Microbial Succession in Middle Palisade Glacier Soehl KnKade, 2009 Microbial Succession in Middle Palisade Glacier California glaciers are normally overshadowed by the Arctic and Antarctic regions because they are relatively insignificant to the total glacial mass of the world (Basagic, 2008; NSIDC, 2009). However, Californiaâ€™s glaciers have the same environmental impact as all
glaciers on factors such as freshwater mass (Wikipedia, 2009). These glaciers are receding, following the worldâ€™s general trend (American Geological Institute, 2009; NSIDC, 2009). It is important that microbiologists study the impact of glacial recession and the life initiating from the area, because as lands are uncovered from the ice, new environments and habitats become available to microorganisms, and the microorganisms may be novel depending on their
Microbial Succession in Middle Palisade Glacier evolutionary characteristics (Christner et al, 2008). Glaciers cover 10% of the worldâ€™s surface area (NSIDC, 2009) and therefore the cumulative area exposed for microbial growth will have an immense impact on the worldâ€™s environment (Thaindian News, 2008). For California, glaciers cover about 35 km2 (Bsagic, 2008). Many of the glaciers, such as the Palisades, are much more accessible than polar regions and greatly untouched natural environments for relatively undisturbed research (Burd, 2007).
Proposed is the land slowly being uncovered by the receding Middle Palisade Glacier, a region of the California Sierra Nevada range located at 37.0710448 decimal degrees latitude and -118.4645479 decimal degrees longitude that has a 30o slope at an elevation of 3787 meters (USGS, 2009). The summer temperature has had a range from minus 2 to 8 degrees Celsius (Stine, 1996), but recent analysis indicates a change of up to +20 C up until recently, including an
Microbial Succession in Middle Palisade Glacier increase of â€˜wetâ€™ precipitation (Bowerman & Clark, 2008). The glacier area is around 0.20 km2 and sits in the Middle Palisade basin (Bsagic, 2008). The runoff from the area goes down a
Microbial Succession in Middle Palisade Glacier fluvial creek and fills a few small aquifers, including Finger Lake (Burd, 2007). Detailed chemical analysis was not readily available for Middle Palisade Glacier, but a nearly mirroring
Microbial Succession in Middle Palisade Glacier proxy analysis 3 miles northwest of it (Guyton, 2001) among the North Palisade Glacier surface, its crevasse surface (Figure 5), and its fluvial runoff (Figure 3) performed by Eathan McIntyre (2007) in the month of September 2005, found these minute yet significantly naturally occurring substances (>0.50 Îźg/L; sans air and water): acetone, benzene, lead, arsenic, barium, beryllium, cadmium, chromium, cobalt, copper, mercury, nickel, selenium, silver, thallium, vanadium, zinc.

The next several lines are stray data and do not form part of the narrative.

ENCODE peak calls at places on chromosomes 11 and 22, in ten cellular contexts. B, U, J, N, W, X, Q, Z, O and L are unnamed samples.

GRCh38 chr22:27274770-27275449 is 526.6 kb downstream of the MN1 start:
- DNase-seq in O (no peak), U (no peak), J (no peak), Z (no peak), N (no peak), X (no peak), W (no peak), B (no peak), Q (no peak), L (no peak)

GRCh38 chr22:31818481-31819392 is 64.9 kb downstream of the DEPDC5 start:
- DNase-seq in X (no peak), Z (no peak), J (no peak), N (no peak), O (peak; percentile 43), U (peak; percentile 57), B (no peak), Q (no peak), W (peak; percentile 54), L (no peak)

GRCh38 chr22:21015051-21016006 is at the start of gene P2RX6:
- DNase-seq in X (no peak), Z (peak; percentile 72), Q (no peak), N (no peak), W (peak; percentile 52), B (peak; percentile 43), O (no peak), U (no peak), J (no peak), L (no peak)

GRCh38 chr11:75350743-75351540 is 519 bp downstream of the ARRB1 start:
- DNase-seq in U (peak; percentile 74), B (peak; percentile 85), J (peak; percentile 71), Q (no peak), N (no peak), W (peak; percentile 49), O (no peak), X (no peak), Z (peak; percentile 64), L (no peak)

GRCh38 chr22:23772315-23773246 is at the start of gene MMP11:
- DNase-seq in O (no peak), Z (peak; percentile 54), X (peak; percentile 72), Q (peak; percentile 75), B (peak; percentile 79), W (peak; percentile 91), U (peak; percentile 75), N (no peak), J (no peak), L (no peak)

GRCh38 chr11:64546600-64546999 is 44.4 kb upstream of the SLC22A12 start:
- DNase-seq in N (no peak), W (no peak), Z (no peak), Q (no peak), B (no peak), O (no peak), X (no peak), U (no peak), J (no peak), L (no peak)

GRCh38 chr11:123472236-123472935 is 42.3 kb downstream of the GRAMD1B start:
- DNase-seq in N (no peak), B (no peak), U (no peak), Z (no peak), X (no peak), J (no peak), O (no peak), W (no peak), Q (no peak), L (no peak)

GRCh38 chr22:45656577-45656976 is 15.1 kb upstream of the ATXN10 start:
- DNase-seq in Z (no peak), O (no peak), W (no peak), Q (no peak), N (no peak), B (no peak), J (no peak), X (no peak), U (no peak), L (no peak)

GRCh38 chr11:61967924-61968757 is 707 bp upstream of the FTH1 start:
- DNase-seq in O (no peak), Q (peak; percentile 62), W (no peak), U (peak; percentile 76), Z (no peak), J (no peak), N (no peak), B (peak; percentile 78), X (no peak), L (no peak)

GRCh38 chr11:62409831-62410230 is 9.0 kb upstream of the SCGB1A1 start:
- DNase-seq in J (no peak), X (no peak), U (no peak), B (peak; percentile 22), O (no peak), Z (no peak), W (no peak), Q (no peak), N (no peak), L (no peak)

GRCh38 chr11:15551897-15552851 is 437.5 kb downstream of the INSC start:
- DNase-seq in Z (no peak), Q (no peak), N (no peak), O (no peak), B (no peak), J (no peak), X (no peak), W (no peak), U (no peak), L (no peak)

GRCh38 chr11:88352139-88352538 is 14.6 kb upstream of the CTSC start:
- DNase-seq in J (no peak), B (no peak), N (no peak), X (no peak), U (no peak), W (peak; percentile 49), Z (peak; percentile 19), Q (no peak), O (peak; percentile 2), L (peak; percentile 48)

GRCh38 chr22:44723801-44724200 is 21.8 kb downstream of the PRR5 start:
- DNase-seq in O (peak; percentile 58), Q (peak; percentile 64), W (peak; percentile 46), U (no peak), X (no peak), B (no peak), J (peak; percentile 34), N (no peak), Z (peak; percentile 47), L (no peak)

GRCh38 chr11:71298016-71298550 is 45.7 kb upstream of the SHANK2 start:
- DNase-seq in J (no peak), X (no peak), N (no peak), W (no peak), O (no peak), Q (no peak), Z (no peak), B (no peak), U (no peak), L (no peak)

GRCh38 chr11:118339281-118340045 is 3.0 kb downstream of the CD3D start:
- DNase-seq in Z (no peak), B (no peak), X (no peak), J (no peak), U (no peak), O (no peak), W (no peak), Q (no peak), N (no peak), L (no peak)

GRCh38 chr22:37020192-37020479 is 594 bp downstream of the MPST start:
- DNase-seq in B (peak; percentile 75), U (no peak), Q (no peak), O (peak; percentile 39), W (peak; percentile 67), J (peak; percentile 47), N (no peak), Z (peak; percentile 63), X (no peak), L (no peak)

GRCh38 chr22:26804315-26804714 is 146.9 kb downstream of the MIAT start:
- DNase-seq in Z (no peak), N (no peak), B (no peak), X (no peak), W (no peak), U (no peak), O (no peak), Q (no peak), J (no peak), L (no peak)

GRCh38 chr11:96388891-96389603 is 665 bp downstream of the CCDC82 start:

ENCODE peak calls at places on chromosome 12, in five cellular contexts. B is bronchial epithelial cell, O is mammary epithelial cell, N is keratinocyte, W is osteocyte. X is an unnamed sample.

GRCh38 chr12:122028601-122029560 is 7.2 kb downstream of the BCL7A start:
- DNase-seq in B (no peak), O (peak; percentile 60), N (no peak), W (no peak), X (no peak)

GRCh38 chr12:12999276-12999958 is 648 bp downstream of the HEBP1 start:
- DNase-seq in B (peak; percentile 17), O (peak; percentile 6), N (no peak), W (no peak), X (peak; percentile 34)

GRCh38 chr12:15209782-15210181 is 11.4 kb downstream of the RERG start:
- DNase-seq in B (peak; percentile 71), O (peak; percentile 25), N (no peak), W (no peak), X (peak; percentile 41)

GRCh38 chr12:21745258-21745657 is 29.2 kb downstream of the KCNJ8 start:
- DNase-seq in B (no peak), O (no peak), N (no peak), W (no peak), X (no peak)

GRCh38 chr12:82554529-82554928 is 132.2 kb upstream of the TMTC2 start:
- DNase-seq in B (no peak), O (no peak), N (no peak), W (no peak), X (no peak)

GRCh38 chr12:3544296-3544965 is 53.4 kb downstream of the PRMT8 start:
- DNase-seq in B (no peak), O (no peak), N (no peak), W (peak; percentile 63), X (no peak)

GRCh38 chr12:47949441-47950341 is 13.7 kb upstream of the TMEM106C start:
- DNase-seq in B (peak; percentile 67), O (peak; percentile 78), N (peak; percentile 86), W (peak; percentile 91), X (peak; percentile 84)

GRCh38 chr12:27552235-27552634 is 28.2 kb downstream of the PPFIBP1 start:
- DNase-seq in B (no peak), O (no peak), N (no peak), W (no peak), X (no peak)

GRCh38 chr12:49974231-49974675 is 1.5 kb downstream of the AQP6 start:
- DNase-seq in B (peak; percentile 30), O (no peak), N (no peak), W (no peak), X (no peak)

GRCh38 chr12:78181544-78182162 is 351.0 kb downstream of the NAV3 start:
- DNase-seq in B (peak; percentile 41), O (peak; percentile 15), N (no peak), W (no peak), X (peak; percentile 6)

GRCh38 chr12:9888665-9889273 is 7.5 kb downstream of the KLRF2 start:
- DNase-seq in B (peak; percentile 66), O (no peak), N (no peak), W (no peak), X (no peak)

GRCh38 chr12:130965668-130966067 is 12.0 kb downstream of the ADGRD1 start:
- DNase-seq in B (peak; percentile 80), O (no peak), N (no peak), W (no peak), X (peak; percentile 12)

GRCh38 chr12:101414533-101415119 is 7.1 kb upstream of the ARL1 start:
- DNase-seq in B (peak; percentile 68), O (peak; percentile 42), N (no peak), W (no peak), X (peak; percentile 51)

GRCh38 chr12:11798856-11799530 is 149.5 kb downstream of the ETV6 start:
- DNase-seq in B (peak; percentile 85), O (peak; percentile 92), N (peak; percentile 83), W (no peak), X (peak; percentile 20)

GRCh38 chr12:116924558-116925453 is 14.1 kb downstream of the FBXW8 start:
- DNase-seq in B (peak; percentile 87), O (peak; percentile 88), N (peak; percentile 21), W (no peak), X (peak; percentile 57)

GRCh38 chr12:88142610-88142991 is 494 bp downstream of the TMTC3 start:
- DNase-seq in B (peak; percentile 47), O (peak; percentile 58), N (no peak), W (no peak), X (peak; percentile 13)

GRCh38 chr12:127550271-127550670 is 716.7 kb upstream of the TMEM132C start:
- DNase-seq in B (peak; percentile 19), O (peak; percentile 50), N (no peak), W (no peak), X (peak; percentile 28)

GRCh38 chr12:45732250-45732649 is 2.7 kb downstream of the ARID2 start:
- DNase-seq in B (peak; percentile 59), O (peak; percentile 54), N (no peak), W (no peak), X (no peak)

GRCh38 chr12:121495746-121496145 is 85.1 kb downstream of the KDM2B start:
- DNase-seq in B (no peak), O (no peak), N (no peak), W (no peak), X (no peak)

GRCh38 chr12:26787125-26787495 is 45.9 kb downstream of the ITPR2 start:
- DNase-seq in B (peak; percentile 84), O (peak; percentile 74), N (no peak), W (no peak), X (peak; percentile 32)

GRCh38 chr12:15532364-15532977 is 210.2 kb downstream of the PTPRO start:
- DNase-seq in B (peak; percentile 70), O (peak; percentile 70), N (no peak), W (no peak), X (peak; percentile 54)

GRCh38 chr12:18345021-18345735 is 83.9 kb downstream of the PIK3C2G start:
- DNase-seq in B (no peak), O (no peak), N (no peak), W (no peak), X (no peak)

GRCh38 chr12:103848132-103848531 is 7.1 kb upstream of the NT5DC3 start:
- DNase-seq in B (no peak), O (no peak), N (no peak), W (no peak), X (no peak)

Microbial Succession in Middle Palisade Glacier
Microbial Succession in Middle Palisade Glacier As the Middle Palisade Glacier recedes and decreases in size, land previously covered by it allows fresh environments for microorganisms (AMO, 2009; Thaindian News, August 2008; Thaindian News, September 2008). In particular, psychrophilic organisms are likely to be nascent to the immediate glacial location, as described by Christner et al (2008). Organismal diversity should increase the further one observes from the glacier crevasse due to greater temperature variants and therefore greater rates of interaction with resources, such as fluvial water. In the Peruvian Andes, cyanobacteria have been observed to populate previously glaciated soils even before plants, lichens, or mosses. Nitrogen fixation was also observed to dramatically increase in the area, stimulating the framework for nitrogen cycling, soil development, and plant communities (Schmidt et al, 2008). These observations will likely be mimicked in the Middle Palisade, but minute resource availability (McIntyre, 2007) and undetectable organic matter (from pictures) will likely produce results autochthonous to the area of California. However, since there is sunshine, air, and water available, a large range of microorganisms should eventually populate the uncovered land, resulting in both autotrophic and heterotrophic diversity. Single-celled organisms are likely to populate first, and then multicellular organisms will blossom as biomass becomes more available. Methodology for site study will include terrain resource archiving, climate and terrain characteristic analysis, and microbial culturing. It will be performed longitudinally in a time frame allowable, accommodating seasons and weather variants. The terrain resources will be sampled at two by three times rate per location, with a light swipe of the ground from a sterile brush, with a surfically spooned sample from the same brushed site, and then of 5-10 cm deep from the piercing tip of an aeration device. Each vertical sample will be done twice in virtually immediate locations to each other, but in which the secondary sampling does not disrupt the